“Towards Infinite Smallness in layered Space” by Irene Rousseau is a 3-D paper construction. This work illustrates the negative curvature on a hyperbolic plane. The repetitive forms become increasingly small as they reach out to the boundary of the round disc. The paper shapes are not applied to create a flat surface, but instead the elements are of differing thicknesses, giving the work a complex surface.
This year the annual Bridges Math Art conference was held in Stockholm Sweden. Along with a busy program of lectures and workshops, the art exhibit is always a highlight of the event. There was so much interesting work on display that is hard to select just a few to write about in the blog. I encourage everyone to take a look at the on line gallery available on the Bridges website.
Martin Levin’s brass and aluminum sculture “Altogether II” was particularly fascinating to me because it includes all five of the platonic solids. By using thin rods as lines in 3-D space, Levin outlined the figures so you can see the shapes stacked inside each other. Platonic solids are comprised of faces that are regular polygons and at each vertex there are an equal number of faces meeting. The five Platonic are: Tetrahedrons with 3 equilateral triangular faces at each vertex, Cubes with 3 square faces at each vertex, Octahedrons with 4 equilateral triangle faces at each vertex, Dodecahedrons with 3 pentagons at each vertex and, Icosahedrons with 5 equilateral triangles meeting at each vertex. In Levin’s structure the shapes with triangular faces all share a common face plane, and the solids that have three shapes meeting at the vertices share common vertices.
“Triboid” is a resin sculpture by Alfred Peris that is a ruled surface, which means that on any point of the surface there is a straight line that lies on the curved surface. Peris generates these curved surfaces by taking a 2-D curve with no end points and then projects it into paraboloid of revolution to get a 3-D curve. The resulting sculpture has an elegant organic floral presence.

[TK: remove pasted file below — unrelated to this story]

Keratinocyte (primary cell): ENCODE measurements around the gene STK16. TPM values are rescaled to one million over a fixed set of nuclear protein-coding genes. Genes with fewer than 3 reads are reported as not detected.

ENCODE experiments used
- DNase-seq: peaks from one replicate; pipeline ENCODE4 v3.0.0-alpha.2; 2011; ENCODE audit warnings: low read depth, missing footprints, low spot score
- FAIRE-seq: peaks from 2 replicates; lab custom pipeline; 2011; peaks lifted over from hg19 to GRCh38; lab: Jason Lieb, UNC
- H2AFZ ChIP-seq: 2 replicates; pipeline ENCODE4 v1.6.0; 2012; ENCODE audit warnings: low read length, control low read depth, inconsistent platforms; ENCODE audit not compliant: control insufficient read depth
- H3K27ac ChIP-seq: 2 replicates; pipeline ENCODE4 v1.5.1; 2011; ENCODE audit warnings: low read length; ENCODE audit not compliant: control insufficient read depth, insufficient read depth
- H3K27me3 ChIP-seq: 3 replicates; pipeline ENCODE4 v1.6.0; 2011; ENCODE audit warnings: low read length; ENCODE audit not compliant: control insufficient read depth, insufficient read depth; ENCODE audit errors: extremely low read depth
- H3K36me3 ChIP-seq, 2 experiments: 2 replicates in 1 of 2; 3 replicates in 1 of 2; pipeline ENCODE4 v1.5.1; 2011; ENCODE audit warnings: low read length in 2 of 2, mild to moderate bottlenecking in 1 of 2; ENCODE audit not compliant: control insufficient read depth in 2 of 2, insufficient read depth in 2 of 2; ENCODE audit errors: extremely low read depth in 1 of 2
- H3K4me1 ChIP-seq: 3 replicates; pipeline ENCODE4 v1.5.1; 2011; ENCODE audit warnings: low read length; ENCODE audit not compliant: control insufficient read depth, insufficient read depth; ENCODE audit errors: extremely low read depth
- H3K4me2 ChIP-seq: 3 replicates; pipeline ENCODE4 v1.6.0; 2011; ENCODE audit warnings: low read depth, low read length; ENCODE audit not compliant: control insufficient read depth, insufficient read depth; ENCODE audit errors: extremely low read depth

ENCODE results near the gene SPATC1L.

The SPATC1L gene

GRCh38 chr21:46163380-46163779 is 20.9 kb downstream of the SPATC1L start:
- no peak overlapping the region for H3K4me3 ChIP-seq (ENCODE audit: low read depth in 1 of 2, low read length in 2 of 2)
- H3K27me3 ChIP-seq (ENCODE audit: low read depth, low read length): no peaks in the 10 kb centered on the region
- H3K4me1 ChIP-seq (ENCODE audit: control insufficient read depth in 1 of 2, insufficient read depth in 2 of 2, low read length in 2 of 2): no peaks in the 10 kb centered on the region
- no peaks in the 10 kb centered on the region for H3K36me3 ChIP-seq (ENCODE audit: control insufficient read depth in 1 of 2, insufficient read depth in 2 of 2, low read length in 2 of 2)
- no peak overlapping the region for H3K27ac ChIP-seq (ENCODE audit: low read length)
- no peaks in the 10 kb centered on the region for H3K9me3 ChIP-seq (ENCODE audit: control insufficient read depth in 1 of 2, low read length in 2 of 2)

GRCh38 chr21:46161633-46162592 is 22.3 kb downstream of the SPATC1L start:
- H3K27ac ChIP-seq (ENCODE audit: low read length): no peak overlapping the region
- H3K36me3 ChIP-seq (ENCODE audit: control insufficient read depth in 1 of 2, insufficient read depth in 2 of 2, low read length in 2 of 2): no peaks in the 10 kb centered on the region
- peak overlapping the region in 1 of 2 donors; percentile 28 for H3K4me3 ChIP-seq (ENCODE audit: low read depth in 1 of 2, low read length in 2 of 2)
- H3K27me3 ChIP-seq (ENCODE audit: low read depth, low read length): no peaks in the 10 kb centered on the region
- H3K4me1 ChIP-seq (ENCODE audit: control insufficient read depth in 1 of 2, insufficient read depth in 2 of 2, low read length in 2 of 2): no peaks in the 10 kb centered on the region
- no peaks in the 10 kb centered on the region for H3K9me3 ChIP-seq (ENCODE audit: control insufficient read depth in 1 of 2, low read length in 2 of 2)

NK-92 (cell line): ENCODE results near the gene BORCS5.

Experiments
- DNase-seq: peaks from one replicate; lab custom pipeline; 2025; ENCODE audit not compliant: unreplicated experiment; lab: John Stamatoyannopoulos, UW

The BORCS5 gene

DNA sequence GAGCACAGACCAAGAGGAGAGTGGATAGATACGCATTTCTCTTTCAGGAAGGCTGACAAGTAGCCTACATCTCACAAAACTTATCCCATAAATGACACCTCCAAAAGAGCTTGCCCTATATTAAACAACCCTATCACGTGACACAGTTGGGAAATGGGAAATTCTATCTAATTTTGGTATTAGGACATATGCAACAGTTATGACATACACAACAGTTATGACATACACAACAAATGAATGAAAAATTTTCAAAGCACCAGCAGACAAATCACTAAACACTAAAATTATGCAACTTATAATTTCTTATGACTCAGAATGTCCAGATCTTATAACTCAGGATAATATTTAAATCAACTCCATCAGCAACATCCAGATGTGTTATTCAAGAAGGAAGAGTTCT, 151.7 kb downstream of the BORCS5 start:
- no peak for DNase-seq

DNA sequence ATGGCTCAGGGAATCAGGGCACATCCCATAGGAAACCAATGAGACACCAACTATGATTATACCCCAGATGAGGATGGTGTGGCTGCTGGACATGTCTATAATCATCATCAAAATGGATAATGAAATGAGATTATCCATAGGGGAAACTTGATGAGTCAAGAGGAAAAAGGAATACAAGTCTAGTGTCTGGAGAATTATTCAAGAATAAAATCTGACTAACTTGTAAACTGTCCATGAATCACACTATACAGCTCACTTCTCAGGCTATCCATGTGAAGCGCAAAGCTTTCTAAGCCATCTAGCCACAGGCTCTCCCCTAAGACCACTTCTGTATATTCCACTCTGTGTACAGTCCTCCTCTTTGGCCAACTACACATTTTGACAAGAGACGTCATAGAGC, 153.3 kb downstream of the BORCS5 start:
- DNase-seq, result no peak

“Model Room”, Olafur Eliasson’s huge installation of geometric models is on display at the Moderna Museet. The models were created in collaboration with Icelandic mathematician and architect Einar Thornsteinn.
Situated in a light filled entrance corridor of the museum, the huge vitrines contain an impressive cornucopia of mathematical forms. Eliasson refers to “Model Room” as a generous, spatial archive containing the entire DNA of his artistic oeuvre.
Thomas Bayrle’s art explores the connections between technology and society. He creates large images through the repetition of a smaller images.
The enormous paper photo-collage work “Flugzeug (Airplane)” from 1982-1983 is currently on display at The New Museum in Bayrle’s solo exhibition titled “Playtime”. The gigantic (full scale) airplane is made up of 14 million tiny planes.
The artist addresses the mathematical concepts of scale and self-similarity as they relate to digitization and the standardization world infrastructure systems.
It is the final two weeks of Adrian Piper’s MOMA retrospective titled “Adrian Piper A Synthesis Of Intuitions 1965-2016”. This exhibition features work from Piper’s diverse career. The first few rooms include excellent examples of early conceptual work with Mathematical themes.
“Nine -Part Floating Square” from 1967 features nine canvases positioned to for a 3X3 square each canvas is divided into 3X3 grid. A selection of grid squares on each canvas is painted with gesso to form a 6X6 square that stretches across all of the panels in an off center position.
“Infinitely Divisible Floor Construction” first constructed in 1968 consists of squares of particle board and lines of white tape.The first square is undivided, the next arrangement is four sections each divided into 4 squares (2X2 grid), the third arrangement is nine sections each divided into 16 squares (4X4 grid), the largest formation features sixteen boards each divided into 64 squares (8X8 grid). This work becomes an parade of squares with in squares that becomes more intense as it marches across the gallery floor, highlighting the geometric structure of the squares as well as referencing the more abstract concept of mathematical infinity.
Piper continued to use the tenets of conceptual art in her practice but the themes changed. Societal concerns, especially racial discrimination became the subject matter of much of the work. I realize the main emphasis of this blog is to discuss the Mathematical connections to Art, but I hope that anyone who is in NYC goes to MOMA to see this show not only for the Math Art but takes the time to experience the entire timely exhibition.